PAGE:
When I was in high school, my English teacher gave all his senior English classes an assignment: pick something you don’t like, that you’ve written off as “not for you”, and find someone who likes it to reintroduce it to you. After they’ve done their worst, write a paper on how/if your views have changed. It’s been over a decade, but I still think about that assignment often. I love the premise of it: that there’s value in liking things, and that understanding someone else’s enjoyment can help you enjoy it too. It flies in the face of that edgy attitude of defining yourself by what you don’t like instead of what you do. It says joy has value, and can be shared. The sound you hear just now, of wind whistling by your ear, is the sound of me fist-pumping in agreement. Yeah! says my furiously pumping fist. Finding what works in a narrative is just as important as finding things to criticise!
I thought about the assignment again last month when I read Austin Chant’s Peter Darling. I was utterly enchanted by this Peter Pan story. Something about a transgender Peter, who was just as gutsy and obnoxious as all the other Peters but had been named Wendy at birth, allowed me to connect to the narrative in a way I never had before. It was eye-opening. At long last the nostalgia and poignancy of Peter Pan made sense to me, instead of swinging wildly between too-childish adventures in Neverland and too-serious depictions of adult life outside of it. In Peter Darling I found my handholds into a world I’d wanted to like but never really managed to get into. It felt wonderful. And it was a reminder—again—that one person’s passion for a thing can induct others into it. The thousands of Peter Pan spinoffs in this world will be more accessible to me from here on out, and I have Austin Chant to thank for it.
I didn’t really go into Peter Darling hoping Chant could warm me to Neverland, however. I just thought the premise sounded entertaining—which brings us to the Goodreads review section. Most reviews start in one of two ways: either with the reviewer stating they love all things Peter Pan and have to read anything Peter Pan related, or with them stating they don’t really care for Peter Pan but this book caught their eye. It’s a reminder of why these retellings are so lucrative: either you tempt in people who already love the source material, or you catch people in some other way and they’re not put off by the link to the original. There’s probably a cap on how many retellings a person can take in a year, but on the whole it’s inoffensive.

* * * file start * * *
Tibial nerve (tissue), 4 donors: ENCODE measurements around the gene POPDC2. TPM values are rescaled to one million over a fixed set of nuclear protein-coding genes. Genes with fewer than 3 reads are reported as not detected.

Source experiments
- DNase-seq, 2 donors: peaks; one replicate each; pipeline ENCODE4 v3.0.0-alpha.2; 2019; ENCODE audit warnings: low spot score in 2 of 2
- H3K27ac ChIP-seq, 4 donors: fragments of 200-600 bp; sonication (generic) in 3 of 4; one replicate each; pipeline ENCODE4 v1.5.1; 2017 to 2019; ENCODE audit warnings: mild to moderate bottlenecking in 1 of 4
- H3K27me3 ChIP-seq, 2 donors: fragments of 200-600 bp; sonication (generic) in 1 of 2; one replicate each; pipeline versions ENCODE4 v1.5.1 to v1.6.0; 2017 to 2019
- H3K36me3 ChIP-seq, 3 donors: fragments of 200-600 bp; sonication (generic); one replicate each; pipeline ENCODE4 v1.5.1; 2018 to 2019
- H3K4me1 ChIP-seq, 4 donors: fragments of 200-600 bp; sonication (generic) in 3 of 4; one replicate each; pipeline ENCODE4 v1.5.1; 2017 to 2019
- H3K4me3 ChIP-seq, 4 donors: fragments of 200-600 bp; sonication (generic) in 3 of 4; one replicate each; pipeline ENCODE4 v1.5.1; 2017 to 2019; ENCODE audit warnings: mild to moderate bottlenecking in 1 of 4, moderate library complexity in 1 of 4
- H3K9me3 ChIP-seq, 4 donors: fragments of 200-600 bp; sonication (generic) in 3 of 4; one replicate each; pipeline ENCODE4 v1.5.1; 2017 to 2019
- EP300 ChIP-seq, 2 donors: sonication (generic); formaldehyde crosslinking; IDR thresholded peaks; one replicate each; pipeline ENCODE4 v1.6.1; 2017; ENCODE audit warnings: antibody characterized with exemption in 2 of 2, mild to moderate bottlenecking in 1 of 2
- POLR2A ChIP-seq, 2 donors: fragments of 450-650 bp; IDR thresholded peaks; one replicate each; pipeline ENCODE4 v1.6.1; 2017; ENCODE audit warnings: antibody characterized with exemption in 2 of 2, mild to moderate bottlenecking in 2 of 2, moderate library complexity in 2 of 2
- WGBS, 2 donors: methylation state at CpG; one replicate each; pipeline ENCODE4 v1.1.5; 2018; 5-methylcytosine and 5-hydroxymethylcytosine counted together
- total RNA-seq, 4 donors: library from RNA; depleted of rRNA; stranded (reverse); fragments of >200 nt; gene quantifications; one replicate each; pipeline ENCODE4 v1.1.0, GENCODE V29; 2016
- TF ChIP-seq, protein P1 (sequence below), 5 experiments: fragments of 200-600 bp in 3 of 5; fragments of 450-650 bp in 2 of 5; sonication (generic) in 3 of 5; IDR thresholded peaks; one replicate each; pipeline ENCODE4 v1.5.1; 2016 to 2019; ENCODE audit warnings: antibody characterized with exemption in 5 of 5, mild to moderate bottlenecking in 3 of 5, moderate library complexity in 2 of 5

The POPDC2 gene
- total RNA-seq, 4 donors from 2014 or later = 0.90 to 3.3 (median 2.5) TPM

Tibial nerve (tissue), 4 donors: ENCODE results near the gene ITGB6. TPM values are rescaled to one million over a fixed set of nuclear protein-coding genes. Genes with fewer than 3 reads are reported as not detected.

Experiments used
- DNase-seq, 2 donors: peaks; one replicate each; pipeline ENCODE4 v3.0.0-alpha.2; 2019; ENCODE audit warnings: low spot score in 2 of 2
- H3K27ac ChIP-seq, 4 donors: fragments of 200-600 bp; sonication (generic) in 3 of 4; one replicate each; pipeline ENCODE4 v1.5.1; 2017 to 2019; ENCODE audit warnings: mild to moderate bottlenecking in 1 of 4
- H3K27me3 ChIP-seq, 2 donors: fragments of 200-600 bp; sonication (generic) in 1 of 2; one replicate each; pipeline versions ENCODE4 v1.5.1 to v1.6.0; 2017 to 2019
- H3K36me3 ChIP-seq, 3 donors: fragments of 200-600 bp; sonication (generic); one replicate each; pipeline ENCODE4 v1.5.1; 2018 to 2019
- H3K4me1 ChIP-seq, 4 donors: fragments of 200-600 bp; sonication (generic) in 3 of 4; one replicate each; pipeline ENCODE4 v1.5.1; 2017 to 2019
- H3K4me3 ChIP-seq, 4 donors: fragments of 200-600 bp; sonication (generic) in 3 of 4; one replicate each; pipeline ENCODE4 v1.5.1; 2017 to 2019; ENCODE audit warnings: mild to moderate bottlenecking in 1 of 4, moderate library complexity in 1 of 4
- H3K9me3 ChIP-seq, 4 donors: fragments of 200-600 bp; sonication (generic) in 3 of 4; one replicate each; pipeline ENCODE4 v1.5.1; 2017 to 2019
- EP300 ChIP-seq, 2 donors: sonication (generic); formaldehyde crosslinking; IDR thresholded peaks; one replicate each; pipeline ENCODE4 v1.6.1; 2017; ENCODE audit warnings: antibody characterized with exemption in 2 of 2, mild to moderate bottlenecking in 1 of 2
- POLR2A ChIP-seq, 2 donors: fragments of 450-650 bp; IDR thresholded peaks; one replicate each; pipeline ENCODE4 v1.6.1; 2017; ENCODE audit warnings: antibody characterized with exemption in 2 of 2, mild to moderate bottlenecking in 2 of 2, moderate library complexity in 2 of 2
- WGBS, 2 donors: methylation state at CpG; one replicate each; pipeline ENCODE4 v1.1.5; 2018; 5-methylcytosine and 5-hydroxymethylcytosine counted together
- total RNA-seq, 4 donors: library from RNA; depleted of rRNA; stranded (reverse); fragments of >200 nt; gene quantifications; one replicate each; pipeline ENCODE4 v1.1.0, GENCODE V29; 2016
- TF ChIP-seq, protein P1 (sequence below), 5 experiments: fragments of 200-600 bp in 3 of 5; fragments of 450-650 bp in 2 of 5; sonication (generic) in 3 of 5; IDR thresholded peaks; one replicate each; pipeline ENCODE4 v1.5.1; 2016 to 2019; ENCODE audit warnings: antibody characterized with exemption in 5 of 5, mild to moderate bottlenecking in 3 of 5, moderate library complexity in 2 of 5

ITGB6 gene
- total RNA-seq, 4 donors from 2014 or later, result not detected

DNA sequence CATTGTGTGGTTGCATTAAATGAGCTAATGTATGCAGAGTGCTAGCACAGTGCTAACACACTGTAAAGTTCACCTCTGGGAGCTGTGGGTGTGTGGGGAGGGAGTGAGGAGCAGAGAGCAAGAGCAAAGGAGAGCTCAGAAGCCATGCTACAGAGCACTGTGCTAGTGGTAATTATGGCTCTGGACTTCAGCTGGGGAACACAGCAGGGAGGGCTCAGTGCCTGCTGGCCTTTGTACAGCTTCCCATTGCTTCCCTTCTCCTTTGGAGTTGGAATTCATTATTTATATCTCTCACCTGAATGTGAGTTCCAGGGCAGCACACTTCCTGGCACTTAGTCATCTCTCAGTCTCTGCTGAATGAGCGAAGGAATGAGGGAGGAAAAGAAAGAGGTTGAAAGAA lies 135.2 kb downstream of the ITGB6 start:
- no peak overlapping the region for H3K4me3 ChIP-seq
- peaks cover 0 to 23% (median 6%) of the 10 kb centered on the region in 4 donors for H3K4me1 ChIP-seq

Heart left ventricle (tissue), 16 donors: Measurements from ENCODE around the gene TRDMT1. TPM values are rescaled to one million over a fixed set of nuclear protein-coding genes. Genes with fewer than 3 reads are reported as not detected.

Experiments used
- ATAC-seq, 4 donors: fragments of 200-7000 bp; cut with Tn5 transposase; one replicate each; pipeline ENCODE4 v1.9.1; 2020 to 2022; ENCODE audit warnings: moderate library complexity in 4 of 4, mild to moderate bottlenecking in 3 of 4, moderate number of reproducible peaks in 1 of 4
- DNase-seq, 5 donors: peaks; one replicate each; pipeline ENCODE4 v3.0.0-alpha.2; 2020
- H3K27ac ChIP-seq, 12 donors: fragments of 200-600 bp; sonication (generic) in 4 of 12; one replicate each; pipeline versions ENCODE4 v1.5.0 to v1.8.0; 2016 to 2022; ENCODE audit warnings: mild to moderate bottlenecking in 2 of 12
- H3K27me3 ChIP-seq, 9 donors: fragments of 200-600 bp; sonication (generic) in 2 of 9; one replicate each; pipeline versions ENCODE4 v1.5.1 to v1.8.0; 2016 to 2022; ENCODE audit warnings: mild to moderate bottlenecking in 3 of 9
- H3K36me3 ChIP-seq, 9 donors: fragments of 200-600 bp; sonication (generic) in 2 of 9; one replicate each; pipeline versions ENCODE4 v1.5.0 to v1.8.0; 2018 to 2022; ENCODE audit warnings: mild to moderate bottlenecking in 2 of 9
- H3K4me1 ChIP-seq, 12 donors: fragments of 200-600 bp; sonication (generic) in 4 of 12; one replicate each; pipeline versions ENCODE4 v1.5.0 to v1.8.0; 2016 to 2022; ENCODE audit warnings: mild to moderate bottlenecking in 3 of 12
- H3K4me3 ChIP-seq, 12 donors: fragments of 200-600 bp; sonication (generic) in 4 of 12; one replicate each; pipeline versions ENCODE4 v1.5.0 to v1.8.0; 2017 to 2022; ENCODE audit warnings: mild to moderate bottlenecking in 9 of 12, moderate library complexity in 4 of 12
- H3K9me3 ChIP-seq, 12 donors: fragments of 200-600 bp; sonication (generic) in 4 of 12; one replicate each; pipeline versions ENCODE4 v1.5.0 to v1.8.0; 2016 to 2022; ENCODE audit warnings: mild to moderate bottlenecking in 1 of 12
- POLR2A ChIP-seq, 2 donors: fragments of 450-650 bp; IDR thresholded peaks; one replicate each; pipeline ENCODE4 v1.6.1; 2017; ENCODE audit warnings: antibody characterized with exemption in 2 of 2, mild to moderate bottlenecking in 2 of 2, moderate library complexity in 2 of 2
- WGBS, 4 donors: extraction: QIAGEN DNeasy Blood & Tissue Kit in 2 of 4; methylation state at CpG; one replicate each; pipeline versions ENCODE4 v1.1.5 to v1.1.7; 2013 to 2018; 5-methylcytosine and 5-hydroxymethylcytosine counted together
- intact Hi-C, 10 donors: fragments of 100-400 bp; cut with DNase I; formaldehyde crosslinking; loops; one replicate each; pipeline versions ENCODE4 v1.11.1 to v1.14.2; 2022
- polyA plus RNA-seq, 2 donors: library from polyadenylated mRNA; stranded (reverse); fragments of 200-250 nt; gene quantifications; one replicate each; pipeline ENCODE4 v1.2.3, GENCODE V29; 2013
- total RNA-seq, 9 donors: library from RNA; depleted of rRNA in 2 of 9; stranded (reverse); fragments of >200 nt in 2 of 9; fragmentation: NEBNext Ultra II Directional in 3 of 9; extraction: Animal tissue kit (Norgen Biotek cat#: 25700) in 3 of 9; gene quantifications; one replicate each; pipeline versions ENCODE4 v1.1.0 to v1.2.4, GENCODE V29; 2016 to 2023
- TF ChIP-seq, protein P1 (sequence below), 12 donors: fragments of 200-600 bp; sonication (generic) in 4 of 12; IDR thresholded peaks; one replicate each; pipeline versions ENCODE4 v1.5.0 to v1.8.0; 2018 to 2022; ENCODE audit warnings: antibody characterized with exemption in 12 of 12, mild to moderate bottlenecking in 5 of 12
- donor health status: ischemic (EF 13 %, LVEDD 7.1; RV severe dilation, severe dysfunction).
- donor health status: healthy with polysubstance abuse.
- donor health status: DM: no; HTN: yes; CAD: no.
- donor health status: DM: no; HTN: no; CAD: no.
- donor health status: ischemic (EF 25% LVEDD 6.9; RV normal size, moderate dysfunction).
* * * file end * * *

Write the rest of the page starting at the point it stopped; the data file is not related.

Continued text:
Public domain classics aren’t the only thing I’m interested in learning to like. Over the past few years, exposure to one A. A. Lukens as one of my movie-watching companions has turned me into a person who can appreciate well-choreographed action sequences (what have I become?!) and outright enjoys horror movies. Their enthusiasm for good action and squeals of bliss over the little plot twists that happen within a hand-to-hand fight might not turn me into an action lover, but I’ve at least ascended to being an action appreciator. This improves my life even if I never actively do anything with it. Something that bored me now entertains me. Score!
It feels small, going through life and trying to find the little bits in everything that appeal to me, but it definitely keeps me going. It draws me out of my comfort zone and expands it. It doesn’t save or cure anything—but I like it, and I recommend it, and I think reading and watching and listening widely can only make for a more interesting world. Is there anything you’ve learned to like, after a tricky start?
2 thoughts on “An exercise in liking things”
This is lovely! I felt much the same about Peter Darling as you do – no strong opinions on the source material, but the retelling lent it a gravitas and complexity that grounded the whimsy. Couldn’t stop thinking about it for a few days.
This post reminds me of a conversation I had recently, about reasons to have or not have children. I’m leaning strongly to the “no children” side and it was interesting to hear friends dissect exactly what they liked about the idea of having children. I feel like it’s often posited as this generically joyful thing, which never really resonated with me. I found it much easier to relate to friends’ examples of “you get to see a human being experience the world for the first time and develop their own internal models of it, up close”.
Thank you Marrit! Glad you had the same experience. You put it perfectly!
Oh man, that rings true for me re: children. People will tell you all the difficulties of having/raising/dealing with children and then act surprised when you’re not chomping at the bit to have them. But you’re totally right, if you swap the generic promise of ‘happiness’ (hard to imagine as a non-parent!) with the privilege of getting to see a person form their whole personality, it feels very different. I get a bit of this seeing my niece and nephew grow up. Super fun, even from the sidelines! This is also what I loved about volunteering with preteens. Who they are as people is just developing, and you get to be there witnessing it at this important and weird time for them. It also helped me forgive myself for a lot of the stupid things I said/did as a preteen. Growing up is weird for everyone! (And occasionally hilarious from the outside. Not that you’d ever let on that someone else’s painful journey to adulthood is funny to you…)